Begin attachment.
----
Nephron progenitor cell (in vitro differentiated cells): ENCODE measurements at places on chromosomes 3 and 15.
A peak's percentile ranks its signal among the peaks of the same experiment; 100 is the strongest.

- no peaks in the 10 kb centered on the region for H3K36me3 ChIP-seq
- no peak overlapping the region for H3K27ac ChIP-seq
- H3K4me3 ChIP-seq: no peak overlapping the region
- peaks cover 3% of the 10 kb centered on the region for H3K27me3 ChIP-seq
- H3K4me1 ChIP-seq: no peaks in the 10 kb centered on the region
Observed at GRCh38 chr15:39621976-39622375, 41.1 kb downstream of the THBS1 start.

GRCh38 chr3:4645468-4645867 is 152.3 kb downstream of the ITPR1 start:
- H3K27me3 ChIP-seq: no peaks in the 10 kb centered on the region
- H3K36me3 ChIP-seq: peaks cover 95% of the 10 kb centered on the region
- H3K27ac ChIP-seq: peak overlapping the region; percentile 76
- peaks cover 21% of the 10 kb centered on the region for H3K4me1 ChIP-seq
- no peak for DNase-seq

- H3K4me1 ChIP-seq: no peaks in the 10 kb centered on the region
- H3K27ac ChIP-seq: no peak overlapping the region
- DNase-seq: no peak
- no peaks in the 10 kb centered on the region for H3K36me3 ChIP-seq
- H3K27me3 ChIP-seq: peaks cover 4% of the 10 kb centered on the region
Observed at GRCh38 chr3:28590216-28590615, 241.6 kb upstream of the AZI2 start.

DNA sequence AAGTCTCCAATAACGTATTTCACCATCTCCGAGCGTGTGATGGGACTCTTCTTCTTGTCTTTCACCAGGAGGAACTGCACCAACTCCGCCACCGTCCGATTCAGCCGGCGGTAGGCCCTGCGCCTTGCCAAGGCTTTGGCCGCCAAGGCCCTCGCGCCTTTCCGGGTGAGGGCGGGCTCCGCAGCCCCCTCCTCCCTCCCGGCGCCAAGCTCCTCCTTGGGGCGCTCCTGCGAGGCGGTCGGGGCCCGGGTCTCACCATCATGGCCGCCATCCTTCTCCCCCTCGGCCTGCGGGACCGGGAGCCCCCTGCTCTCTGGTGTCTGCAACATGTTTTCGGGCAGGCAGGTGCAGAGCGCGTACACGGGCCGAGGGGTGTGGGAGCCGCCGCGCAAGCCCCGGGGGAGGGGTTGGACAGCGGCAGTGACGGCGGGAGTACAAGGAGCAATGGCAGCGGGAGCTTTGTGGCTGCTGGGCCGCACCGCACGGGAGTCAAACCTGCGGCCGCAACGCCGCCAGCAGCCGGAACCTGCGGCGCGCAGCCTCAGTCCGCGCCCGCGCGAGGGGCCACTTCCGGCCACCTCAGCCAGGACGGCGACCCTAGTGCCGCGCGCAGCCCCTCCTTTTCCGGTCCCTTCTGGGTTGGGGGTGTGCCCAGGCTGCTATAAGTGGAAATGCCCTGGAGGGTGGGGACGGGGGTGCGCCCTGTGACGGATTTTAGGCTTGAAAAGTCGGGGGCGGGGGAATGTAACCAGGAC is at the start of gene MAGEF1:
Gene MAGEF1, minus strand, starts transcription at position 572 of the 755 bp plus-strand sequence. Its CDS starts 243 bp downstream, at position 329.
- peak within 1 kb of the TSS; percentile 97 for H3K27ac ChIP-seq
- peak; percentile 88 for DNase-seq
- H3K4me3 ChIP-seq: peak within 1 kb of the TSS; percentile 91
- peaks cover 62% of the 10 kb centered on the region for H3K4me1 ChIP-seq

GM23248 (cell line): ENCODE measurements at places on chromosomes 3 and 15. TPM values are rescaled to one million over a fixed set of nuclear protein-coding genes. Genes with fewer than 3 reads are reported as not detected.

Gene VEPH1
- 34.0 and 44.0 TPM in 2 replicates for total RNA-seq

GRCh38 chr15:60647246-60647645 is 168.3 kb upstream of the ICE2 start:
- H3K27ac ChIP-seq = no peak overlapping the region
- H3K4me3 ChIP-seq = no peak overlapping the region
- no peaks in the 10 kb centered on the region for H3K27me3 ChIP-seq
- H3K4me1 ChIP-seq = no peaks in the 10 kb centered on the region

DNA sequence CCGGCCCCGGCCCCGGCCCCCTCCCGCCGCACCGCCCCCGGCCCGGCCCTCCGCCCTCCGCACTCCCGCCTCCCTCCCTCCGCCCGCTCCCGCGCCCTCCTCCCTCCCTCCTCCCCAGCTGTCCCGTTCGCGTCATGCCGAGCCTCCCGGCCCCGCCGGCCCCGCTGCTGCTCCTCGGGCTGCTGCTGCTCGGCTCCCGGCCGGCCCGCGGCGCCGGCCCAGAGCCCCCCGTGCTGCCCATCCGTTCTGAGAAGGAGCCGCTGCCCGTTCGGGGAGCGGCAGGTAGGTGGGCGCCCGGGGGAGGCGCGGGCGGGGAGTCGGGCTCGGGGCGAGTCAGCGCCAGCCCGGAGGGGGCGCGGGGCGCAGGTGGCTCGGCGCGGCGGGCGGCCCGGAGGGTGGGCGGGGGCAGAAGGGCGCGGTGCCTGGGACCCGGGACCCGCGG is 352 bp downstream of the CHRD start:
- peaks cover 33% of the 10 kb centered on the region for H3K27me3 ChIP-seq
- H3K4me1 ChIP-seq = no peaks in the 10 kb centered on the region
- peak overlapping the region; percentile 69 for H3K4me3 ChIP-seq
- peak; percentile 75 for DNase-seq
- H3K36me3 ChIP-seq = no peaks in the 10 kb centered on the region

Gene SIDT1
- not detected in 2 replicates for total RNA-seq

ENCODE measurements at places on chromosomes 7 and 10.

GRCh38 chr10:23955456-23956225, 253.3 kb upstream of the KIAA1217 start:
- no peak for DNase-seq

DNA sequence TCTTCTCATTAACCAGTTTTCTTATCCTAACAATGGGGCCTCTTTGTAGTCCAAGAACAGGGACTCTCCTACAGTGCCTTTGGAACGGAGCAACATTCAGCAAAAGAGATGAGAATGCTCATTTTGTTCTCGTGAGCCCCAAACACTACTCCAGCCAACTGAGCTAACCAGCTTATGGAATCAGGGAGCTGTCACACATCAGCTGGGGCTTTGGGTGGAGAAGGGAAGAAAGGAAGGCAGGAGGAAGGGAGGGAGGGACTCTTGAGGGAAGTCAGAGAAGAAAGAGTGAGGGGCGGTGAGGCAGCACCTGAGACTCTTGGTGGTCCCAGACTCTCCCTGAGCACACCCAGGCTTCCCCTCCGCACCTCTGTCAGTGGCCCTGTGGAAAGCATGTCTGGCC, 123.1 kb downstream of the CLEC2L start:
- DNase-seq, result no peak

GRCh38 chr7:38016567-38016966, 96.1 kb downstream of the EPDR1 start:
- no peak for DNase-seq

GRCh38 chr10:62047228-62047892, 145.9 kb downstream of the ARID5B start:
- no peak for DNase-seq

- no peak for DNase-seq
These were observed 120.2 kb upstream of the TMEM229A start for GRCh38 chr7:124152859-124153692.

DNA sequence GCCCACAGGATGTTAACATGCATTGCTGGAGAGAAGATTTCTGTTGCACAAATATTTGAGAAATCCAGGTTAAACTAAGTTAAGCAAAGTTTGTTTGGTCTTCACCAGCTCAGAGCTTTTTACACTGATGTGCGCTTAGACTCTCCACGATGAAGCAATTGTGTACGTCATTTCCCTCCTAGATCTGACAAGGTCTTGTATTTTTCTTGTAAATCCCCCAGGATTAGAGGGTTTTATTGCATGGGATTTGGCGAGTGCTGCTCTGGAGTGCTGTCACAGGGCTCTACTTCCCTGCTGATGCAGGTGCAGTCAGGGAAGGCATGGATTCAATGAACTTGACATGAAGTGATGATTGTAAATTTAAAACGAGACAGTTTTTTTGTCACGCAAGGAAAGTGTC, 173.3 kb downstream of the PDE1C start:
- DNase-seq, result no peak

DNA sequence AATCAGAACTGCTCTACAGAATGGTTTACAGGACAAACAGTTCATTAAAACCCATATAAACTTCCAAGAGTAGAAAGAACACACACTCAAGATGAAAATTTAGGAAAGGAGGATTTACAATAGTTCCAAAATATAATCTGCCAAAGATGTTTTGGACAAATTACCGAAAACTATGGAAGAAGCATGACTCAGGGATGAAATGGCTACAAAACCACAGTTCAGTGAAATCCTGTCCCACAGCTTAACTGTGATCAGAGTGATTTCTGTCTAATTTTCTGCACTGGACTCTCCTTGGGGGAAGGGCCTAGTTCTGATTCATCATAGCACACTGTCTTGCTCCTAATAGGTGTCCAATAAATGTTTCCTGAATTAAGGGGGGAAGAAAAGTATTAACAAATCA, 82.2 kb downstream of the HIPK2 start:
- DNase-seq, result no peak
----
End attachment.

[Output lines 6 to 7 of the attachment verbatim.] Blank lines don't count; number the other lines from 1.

- peaks cover 3% of the 10 kb centered on the region for H3K27me3 ChIP-seq
- H3K4me1 ChIP-seq: no peaks in the 10 kb centered on the region